Many diversity officers encounter discouragement, fatigue, and burnout. Diversity leaders serving at Christian institutions, distinctly compelled by a moral compass, are often pressed on all sides. The work they do to help their campus communities through difficult moments often creates reminders of traumatic lived experiences over their own lifetime. Even as they struggle with not belonging, they are tasked with creating belonging. They often feel like they were hired to make a problem go away, rather than to start the long, difficult, visionary work of cultural transformation. As one CDO put it in an April 2021 article in Christianity Today, “You’re the source of this disruption. You’re the one that makes people feel uncomfortable. … In some ways, you’re seen as a heretic.”
A 2016 study found that across higher education, diversity officers last three years on average. Survey respondents said they didn’t feel respected enough by administrators, they lacked resources to meet goals, and they didn’t know whether they had the authority to make decisions. The discouragement, fatigue, and loneliness of this work leads to an internal pain that affects their lives and reveals an undefinable trauma. For many, that can turn into symptoms of pain that are often undefinable and may be misinterpreted as emotional weakness, distress, or even an inability to lead.
The Need to Build Shalom
What can be done? For CCCU institutions, the biblical concept of shalom can provide a helpful model for providing a deep level of soul care for these leaders. The ancient Hebrew concept of peace, shalom, is meant to bear out the human capacity for wholeness, completeness, and soundness of well-being through the power of the Holy Spirit. It is in shalom that leaders are seen, known, and understood.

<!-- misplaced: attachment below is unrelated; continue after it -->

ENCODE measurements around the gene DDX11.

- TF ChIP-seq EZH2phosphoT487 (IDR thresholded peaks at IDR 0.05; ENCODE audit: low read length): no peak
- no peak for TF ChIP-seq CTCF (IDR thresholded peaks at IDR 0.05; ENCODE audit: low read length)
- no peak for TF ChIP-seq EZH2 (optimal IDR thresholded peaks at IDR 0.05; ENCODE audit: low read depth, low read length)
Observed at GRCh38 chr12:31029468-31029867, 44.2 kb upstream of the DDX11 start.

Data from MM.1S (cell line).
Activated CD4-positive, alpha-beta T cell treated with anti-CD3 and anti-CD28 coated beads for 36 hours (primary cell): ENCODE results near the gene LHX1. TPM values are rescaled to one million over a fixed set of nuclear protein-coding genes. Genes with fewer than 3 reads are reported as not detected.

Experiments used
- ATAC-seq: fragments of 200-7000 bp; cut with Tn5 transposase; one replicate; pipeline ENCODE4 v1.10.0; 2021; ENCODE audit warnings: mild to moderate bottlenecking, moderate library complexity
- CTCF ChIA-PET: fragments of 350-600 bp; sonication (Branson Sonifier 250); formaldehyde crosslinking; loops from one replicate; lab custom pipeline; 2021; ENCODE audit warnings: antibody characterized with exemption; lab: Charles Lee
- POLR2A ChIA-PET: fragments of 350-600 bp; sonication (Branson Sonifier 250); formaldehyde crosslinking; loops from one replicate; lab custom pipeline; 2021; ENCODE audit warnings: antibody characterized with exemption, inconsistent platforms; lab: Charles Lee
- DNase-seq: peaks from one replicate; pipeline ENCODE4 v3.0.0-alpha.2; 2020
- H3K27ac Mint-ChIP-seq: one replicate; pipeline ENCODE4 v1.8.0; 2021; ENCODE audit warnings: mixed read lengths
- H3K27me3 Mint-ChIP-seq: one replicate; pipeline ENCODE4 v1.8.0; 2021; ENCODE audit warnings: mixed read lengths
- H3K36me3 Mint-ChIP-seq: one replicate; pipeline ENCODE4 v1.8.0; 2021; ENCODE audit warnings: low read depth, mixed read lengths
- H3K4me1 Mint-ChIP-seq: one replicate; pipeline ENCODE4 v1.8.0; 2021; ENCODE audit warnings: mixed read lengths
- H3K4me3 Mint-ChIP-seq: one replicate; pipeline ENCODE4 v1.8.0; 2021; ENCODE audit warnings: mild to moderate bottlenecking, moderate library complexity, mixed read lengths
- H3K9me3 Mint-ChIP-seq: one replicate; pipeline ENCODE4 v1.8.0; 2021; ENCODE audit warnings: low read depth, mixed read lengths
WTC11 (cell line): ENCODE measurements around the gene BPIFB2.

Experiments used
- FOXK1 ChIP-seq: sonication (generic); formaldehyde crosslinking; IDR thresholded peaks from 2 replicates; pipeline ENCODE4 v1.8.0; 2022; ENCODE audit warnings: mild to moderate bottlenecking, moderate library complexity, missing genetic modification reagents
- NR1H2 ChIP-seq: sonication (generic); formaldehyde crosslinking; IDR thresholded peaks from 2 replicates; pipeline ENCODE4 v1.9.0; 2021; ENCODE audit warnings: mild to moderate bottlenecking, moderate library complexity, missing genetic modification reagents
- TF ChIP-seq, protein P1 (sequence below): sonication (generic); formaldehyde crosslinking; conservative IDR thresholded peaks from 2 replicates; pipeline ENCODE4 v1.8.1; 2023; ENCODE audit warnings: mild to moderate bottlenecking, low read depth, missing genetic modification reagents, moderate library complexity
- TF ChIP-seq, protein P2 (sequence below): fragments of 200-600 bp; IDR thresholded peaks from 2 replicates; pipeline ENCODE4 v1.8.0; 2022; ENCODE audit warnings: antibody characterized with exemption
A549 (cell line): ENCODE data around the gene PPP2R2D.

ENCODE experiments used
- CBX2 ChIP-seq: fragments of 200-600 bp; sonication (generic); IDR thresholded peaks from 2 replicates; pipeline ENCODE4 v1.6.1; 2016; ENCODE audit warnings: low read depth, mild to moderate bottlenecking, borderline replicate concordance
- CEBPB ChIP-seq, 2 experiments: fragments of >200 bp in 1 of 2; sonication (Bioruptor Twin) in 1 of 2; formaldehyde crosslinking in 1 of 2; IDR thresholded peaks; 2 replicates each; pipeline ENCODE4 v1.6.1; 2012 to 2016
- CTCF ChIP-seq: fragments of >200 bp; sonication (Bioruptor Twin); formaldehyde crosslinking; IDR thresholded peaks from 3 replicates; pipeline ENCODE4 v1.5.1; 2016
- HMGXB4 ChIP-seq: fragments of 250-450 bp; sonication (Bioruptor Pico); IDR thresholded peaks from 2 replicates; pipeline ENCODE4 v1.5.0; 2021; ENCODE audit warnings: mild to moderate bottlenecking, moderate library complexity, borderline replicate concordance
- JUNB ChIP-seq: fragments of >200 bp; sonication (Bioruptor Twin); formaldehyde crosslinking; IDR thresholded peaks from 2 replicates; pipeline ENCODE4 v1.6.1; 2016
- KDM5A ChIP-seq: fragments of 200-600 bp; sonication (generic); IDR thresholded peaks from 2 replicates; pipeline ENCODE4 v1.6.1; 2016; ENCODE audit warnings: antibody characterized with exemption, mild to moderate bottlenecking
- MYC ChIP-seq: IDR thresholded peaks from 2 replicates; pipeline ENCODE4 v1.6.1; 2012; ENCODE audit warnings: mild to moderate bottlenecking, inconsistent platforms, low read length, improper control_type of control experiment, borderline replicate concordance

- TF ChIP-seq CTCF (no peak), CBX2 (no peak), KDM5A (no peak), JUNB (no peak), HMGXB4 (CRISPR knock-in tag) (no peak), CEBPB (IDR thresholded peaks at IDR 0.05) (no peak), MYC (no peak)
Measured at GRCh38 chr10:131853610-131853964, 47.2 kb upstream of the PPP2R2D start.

There are three voices that speak this shalom climate into existence:
- The pastoral voice: This is a voice of compassion, empathy, and guidance.
- The prophetic voice: This is a voice that speaks out the truth of God with boldness, assertion, and lament.
- The purpose voice: This is a voice that casts vision, provides hope, and confirms a person’s calling.
Together, these voices reflect that of our triune God and help cultivate shalom. When an environment of shalom is created, diversity leaders experience a climate of goodness, safety, and belonging through voices of holistic, compassionate care. It is important to note that this is not mentoring, nor counseling, but rather a process leading to a means of holistic healing. They can address the trauma (new and old) that their work raises, and healing can begin to emerge, strengthening and empowering them in their work.
Beyond individual healing, this soul care can take all of us, connected together by God’s inclusive love, to rise again out of the ashes of pain embedded in injustices, and be reminded that we all are his handiwork, created to do the good work God has created for us to do. As Rev. Dr. Martin Luther King Jr. shared, “All are caught in an inescapable network of mutuality, tied in a single garment of destiny. Whatever affects one directly, affects all indirectly. I can never be what I ought to be until you are what you ought to be, and you can never be what you ought to be until I am what I ought to be.”
Rev. Lena Crouso, Ph.D. Ed.S., serves as vice president, chief diversity officer, and a member of the president’s cabinet at Southern Nazarene University (Bethany, OK).